"If we could fly out of that window hand in hand, hover over this great city, gently remove the roofs, and peep in at the queer things which are going on, the strange coincidences, the plannings, the cross-purposes, the wonderful chains of events, working through generations, and leading to the most outre results, it would make all fiction with its conventionalities and foreseen conclusions most stale and unprofitable."

And Clara Clayton, were Holmes and Watson took take that magical flight, would be a revelation they would find most fascinating.


  1. This post combines my two favorite things in popular media: Sherlock Holmes and Back to the Future! I'm all in on Clara Clayton being related to John Clayton, but have to call foul on on your Doc Brown theory.

    In BTTF3, while Doc and Marty are looking through Old West photos, Doc tells Marty that there wouldn't be a record of his family because they moved to America in 1908 from Germany, and they were then known as the Von Browns.

    1. Doc is plainly trying to cover up the family scandal, desperately using the sound-alike of "Von Brown" to rocket scientist "Wernher Von Braun." After Watson's expose of all the horse-racing improprieties Silas Brown was involved in, the family obviously had to move to America to get a fresh start, and Doc didn't want Marty looking any deeper into that particular scandal. (After all, the darker side of the Brown bloodline did show up in Emmett's dealings with terrorists. Who knows what else that family was up to!)

    2. Marty was hardly a researcher or gave too much deep thought to matters. I contest your theory that a man who sold used pinball machine parts to terrorists to build a time machine would worry too much about what a teenager thought about him. Especially after all of their adventures together. Biff Tannen is worse than John Straker.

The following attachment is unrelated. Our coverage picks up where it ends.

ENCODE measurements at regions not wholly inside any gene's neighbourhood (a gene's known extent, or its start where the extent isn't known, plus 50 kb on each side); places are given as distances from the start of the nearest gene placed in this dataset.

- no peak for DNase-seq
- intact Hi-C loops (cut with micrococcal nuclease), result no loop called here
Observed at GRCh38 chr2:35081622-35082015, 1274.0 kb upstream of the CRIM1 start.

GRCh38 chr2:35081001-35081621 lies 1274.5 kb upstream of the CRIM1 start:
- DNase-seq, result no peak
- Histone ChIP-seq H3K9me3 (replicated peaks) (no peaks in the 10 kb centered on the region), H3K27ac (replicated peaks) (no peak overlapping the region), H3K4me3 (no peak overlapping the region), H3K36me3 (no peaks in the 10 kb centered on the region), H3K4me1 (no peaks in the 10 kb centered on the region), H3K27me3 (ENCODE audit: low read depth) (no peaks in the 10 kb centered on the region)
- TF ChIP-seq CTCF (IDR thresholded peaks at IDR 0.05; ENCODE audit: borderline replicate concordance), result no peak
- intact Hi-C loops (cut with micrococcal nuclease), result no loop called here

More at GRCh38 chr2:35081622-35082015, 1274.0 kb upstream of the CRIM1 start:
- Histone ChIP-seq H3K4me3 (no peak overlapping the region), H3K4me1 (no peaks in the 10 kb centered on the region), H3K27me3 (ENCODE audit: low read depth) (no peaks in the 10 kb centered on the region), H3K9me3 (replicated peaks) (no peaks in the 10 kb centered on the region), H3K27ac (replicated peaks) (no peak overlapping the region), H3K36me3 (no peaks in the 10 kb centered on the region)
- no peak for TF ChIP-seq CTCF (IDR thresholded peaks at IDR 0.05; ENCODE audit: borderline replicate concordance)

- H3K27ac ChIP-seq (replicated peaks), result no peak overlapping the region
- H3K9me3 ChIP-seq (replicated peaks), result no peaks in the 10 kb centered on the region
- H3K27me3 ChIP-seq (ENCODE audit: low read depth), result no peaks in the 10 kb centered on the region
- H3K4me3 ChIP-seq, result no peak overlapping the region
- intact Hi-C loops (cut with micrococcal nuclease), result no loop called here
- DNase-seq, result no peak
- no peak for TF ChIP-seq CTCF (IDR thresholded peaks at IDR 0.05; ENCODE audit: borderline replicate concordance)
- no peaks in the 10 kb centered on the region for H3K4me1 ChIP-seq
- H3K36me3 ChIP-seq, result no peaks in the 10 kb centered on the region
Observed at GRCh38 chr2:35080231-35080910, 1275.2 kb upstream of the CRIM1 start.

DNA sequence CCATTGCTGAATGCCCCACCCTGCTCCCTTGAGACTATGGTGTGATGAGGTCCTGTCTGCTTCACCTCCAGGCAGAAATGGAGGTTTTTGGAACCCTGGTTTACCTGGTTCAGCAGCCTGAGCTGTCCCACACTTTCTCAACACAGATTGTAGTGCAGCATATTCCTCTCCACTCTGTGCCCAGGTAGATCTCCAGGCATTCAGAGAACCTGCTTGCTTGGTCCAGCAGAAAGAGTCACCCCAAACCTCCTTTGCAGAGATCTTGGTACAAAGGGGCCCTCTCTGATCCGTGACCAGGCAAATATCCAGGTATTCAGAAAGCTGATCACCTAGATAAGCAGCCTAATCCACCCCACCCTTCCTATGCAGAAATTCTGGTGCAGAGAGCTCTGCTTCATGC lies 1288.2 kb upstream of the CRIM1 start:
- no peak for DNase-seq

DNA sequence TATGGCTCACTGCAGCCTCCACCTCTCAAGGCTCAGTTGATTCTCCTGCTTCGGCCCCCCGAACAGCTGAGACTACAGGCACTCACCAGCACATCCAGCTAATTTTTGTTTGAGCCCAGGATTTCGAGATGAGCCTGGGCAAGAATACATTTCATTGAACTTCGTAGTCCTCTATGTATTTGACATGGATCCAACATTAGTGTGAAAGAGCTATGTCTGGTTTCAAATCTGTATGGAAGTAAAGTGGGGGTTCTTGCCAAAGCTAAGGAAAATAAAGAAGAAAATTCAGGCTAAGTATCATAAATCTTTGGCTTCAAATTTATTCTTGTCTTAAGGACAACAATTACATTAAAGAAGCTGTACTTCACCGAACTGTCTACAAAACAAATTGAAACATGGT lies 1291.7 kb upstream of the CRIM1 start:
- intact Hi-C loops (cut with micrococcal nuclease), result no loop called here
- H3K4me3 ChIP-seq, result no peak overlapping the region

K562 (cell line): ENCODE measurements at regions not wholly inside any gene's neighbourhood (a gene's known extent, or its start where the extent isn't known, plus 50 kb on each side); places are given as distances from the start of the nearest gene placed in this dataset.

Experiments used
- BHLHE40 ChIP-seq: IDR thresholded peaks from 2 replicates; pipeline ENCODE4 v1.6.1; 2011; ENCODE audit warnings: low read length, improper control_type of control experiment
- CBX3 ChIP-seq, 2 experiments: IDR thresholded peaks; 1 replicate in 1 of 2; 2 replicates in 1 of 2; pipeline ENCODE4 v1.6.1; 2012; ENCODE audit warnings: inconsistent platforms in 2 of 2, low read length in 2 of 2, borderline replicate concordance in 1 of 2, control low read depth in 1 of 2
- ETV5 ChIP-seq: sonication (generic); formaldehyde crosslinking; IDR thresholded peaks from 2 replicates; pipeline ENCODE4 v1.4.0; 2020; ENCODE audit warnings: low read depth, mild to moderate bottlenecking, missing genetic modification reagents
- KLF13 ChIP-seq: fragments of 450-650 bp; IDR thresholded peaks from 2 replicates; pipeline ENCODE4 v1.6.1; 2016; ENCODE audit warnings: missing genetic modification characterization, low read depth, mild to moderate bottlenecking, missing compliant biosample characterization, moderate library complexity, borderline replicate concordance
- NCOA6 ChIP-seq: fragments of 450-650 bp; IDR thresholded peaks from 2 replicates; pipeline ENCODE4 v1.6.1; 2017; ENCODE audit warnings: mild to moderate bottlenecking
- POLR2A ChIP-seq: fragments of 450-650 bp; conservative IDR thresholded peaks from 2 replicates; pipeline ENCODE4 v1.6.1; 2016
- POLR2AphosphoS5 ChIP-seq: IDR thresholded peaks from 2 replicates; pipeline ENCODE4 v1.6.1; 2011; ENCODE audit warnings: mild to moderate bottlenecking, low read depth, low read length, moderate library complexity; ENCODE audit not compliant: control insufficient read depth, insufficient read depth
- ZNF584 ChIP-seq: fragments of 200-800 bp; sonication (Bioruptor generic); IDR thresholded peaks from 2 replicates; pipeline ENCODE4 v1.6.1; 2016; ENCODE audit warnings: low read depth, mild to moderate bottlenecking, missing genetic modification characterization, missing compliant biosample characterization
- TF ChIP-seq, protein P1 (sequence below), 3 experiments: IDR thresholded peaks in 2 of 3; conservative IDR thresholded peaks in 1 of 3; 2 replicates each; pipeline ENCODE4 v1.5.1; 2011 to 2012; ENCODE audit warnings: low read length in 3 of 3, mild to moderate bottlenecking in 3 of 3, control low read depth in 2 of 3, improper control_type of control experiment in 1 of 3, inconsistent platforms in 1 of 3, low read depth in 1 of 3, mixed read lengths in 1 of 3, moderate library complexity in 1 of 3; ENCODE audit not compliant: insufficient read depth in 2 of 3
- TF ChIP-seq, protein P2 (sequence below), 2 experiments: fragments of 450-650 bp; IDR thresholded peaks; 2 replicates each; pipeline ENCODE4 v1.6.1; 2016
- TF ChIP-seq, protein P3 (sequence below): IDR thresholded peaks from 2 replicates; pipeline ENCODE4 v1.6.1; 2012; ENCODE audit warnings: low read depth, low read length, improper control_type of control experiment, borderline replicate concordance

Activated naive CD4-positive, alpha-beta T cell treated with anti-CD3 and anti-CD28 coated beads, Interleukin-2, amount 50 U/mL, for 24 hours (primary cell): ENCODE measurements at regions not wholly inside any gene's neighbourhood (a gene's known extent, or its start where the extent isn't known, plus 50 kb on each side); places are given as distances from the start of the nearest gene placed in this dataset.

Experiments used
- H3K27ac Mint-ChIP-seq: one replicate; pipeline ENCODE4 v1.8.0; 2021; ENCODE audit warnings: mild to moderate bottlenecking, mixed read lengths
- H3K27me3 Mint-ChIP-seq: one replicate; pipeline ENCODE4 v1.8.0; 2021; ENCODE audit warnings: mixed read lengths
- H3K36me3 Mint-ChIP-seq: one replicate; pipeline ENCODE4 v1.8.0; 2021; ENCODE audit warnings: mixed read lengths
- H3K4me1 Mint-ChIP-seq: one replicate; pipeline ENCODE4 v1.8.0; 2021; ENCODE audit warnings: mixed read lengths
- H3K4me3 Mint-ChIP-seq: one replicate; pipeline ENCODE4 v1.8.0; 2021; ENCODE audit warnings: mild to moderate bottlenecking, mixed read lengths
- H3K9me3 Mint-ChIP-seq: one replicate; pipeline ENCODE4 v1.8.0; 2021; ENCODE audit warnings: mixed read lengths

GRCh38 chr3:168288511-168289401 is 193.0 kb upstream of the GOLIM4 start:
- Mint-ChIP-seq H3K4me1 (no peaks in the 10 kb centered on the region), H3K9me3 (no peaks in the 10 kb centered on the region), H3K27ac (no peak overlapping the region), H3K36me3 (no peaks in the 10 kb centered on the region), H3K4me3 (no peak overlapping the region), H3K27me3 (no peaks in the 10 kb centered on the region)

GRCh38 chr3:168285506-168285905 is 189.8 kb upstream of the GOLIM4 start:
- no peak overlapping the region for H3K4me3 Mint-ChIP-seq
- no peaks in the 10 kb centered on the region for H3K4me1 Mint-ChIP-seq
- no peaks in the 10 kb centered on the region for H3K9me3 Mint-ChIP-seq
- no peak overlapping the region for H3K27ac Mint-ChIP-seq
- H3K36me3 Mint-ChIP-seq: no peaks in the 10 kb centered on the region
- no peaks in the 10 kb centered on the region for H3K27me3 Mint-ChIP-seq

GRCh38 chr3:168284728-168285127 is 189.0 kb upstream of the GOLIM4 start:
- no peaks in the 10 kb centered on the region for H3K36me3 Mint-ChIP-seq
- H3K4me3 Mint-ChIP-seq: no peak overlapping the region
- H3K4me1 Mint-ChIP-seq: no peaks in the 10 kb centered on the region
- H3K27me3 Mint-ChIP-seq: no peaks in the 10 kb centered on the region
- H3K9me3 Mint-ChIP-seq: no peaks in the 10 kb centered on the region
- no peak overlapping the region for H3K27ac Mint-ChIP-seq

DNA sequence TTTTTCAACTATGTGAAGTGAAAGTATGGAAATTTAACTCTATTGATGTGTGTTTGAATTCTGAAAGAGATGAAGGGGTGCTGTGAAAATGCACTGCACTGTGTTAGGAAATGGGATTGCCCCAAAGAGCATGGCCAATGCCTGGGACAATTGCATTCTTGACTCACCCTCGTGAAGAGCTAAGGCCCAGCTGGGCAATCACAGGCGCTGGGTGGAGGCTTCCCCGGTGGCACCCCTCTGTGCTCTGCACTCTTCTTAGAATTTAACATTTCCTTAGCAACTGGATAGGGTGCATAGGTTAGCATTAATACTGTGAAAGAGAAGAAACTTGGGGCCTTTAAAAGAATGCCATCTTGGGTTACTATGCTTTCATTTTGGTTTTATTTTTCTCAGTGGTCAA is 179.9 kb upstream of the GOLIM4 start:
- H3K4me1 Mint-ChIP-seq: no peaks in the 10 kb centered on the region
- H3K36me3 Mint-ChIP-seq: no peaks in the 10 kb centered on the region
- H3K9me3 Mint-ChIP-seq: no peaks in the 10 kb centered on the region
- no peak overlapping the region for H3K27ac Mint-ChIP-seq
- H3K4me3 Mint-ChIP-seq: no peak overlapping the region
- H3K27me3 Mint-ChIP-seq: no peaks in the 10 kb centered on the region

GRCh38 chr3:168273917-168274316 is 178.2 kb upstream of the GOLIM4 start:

3. Funny you should mention Biff Tannen . . . I feel the Tannen bloodline has been the victim of a lot of propaganda due to the cult of "Doc" Brown and Marty McFly. Watson's misheard, "Got your message, sir, and brought 'em on sharp. Three bob and a tanner for tickets" should have been ".. brought 'em on sharp. Three Bobs and a Tannen for tickets." A Tannen cousin was the ticket-buying member of the original Irregulars, a very important job!

    4. Have you lost your mind? The Tannen family has been a scourge all throughout history. There were even enough Tannen bullies to create a whole cartoon series around.

    5. Well, I didn't say he lasted long as an Irregular . . .

  2. This reminds me of t.v.s spin-off's of spin-offs. Example - 'All In The Family' spins off 'Maude' spins off 'Good Times.' But in your case the spin-offs could be endless. Great for some people - terrible for others!

  3. You may want to take a look at the website. It contains an interactive map that identifies over 400 places in London associated with the great detective, explains their Sherlockian significance and identifies in which adventure(s) they were mentioned. Currently, the map has been accessed over 300,000 times by visitors from all over the world. Of particular interest in Peoria, the map shows the John Clayton's stable and blacksmith.